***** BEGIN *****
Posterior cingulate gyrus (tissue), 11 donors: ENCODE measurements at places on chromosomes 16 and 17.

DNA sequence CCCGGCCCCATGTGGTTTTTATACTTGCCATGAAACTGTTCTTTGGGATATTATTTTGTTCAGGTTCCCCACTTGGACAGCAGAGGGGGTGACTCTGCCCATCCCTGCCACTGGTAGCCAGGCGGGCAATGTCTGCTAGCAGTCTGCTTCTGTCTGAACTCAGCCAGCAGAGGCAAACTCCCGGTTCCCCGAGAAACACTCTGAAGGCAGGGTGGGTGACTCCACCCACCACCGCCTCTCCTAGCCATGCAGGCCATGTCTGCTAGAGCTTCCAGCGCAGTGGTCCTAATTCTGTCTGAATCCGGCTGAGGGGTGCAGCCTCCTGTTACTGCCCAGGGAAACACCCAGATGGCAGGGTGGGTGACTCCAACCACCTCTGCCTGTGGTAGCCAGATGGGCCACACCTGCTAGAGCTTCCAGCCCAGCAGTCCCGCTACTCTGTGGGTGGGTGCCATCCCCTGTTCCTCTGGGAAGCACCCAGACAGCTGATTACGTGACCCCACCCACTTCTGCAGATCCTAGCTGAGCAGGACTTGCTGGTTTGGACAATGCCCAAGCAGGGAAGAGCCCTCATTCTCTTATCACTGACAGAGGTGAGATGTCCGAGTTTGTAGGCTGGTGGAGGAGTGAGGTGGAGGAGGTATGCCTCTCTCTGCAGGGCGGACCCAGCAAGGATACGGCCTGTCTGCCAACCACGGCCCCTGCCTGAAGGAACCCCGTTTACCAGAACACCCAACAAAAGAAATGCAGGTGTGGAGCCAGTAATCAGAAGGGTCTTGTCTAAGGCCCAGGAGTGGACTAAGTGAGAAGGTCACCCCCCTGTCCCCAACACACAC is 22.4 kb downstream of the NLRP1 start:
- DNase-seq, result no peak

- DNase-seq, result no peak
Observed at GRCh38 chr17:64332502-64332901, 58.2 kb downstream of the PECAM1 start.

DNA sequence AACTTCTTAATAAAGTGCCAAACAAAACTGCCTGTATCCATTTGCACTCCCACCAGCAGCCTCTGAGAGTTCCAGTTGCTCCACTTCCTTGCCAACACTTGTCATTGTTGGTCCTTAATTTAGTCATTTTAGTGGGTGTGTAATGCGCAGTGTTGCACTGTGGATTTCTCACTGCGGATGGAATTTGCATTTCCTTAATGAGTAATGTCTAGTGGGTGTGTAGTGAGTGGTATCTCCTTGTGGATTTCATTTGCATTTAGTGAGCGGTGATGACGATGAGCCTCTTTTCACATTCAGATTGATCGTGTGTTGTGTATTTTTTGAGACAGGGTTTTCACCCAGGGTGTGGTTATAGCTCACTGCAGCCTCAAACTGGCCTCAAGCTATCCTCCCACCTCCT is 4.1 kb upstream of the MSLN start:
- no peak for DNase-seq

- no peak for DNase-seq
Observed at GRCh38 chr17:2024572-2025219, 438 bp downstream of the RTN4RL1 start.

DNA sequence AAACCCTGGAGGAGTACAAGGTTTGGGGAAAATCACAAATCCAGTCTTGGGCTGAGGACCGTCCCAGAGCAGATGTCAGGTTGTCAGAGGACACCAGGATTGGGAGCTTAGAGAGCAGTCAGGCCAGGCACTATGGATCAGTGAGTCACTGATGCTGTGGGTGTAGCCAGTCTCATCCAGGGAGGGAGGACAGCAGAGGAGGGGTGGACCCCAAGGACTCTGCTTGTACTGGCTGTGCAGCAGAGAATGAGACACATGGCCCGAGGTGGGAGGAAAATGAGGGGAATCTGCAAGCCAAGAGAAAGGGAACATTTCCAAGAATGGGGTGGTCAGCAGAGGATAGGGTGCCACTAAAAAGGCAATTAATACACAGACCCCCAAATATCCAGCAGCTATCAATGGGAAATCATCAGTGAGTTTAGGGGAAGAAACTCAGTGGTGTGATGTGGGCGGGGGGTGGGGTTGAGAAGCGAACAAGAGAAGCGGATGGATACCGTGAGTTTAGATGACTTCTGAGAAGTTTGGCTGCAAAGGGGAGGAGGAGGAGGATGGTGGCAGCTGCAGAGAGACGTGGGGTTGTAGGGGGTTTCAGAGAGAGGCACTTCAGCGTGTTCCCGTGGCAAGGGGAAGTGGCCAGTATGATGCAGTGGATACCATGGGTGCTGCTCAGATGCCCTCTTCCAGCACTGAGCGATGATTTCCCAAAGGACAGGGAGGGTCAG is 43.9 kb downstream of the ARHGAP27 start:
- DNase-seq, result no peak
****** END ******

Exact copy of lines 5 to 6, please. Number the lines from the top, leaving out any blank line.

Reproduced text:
Observed at GRCh38 chr17:64332502-64332901, 58.2 kb downstream of the PECAM1 start.

DNA sequence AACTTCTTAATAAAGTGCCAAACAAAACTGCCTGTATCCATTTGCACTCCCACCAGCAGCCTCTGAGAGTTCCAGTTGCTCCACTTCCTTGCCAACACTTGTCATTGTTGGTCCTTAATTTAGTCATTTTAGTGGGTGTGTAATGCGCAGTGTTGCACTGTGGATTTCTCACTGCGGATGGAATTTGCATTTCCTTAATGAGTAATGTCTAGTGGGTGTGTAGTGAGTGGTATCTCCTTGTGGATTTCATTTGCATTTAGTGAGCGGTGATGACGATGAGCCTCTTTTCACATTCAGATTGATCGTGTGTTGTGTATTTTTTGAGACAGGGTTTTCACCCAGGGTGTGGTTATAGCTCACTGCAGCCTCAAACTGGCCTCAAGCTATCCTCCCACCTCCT is 4.1 kb upstream of the MSLN start: